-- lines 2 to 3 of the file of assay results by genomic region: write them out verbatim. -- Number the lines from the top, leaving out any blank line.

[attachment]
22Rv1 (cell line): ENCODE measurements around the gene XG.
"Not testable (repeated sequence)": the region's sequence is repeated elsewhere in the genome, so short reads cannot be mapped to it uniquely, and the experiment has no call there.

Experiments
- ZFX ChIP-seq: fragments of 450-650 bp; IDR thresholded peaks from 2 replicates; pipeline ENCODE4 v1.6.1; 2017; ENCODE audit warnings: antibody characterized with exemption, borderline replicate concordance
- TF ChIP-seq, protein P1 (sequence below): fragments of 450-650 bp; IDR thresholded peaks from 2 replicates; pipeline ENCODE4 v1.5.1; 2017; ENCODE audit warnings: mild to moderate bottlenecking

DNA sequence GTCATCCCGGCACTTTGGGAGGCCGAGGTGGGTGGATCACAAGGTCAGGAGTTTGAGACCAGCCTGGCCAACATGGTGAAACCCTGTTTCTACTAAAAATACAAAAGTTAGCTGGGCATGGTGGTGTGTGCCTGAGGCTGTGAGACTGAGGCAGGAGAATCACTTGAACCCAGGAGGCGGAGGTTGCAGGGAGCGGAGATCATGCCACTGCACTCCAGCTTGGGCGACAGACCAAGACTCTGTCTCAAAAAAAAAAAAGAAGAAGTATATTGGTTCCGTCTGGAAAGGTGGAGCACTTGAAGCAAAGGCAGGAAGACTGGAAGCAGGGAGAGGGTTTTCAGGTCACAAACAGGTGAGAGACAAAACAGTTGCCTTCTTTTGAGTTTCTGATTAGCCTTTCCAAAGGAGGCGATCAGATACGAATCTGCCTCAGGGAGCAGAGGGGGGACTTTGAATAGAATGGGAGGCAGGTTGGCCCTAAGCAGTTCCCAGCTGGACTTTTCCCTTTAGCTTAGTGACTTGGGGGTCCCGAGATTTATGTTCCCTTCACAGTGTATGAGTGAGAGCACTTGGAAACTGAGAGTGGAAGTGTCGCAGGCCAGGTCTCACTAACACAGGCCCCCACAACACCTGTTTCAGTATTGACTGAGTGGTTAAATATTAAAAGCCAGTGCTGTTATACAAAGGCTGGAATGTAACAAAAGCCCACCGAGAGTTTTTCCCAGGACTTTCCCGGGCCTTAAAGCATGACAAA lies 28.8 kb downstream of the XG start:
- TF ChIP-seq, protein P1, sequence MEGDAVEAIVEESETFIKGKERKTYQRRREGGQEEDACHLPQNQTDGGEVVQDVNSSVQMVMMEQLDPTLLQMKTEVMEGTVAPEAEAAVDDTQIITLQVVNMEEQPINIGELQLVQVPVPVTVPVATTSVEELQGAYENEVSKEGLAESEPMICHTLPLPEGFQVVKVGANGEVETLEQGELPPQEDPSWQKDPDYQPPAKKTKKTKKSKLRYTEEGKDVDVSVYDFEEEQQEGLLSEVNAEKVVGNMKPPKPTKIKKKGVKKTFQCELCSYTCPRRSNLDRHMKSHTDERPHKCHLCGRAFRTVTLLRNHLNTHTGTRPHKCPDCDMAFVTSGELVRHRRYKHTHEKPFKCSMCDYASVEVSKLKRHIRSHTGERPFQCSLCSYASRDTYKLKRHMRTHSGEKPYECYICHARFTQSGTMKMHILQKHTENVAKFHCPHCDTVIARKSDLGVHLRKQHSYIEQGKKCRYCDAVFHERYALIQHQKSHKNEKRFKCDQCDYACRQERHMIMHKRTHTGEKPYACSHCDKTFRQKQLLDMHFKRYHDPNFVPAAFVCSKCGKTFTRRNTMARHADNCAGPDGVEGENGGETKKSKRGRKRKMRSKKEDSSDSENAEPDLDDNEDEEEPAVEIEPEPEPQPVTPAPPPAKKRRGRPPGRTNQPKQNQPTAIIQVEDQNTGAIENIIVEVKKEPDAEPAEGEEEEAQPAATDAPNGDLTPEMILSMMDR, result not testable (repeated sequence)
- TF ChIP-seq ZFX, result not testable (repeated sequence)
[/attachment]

"Not testable (repeated sequence)": the region's sequence is repeated elsewhere in the genome, so short reads cannot be mapped to it uniquely, and the experiment has no call there.

Experiments